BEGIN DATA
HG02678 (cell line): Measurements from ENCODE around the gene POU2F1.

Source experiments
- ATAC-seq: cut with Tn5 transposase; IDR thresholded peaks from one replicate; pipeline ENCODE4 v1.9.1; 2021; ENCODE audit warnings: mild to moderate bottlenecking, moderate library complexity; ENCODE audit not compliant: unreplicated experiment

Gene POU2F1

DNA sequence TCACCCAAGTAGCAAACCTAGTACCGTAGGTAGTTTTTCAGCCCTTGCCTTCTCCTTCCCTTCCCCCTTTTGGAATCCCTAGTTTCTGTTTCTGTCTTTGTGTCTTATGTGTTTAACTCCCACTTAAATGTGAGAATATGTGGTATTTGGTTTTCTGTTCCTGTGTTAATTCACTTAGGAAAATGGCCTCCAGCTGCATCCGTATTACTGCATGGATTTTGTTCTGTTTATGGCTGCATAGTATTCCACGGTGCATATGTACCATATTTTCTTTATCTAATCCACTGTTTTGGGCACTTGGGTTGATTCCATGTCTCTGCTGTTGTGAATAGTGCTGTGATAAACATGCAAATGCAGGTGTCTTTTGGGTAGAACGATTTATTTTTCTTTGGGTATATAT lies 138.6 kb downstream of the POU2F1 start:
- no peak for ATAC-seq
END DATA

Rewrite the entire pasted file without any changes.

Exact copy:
HG02678 (cell line): Measurements from ENCODE around the gene POU2F1.

Source experiments
- ATAC-seq: cut with Tn5 transposase; IDR thresholded peaks from one replicate; pipeline ENCODE4 v1.9.1; 2021; ENCODE audit warnings: mild to moderate bottlenecking, moderate library complexity; ENCODE audit not compliant: unreplicated experiment

Gene POU2F1

DNA sequence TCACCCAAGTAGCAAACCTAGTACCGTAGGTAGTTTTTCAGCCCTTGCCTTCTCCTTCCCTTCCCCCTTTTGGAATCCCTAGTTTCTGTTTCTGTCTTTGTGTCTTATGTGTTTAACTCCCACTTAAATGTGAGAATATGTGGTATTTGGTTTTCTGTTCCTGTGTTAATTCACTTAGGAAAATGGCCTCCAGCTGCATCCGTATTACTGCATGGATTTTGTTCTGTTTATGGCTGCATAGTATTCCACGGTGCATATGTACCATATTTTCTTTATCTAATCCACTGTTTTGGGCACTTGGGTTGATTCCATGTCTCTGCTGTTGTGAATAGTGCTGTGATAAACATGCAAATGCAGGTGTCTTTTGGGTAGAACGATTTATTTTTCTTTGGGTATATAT lies 138.6 kb downstream of the POU2F1 start:
- no peak for ATAC-seq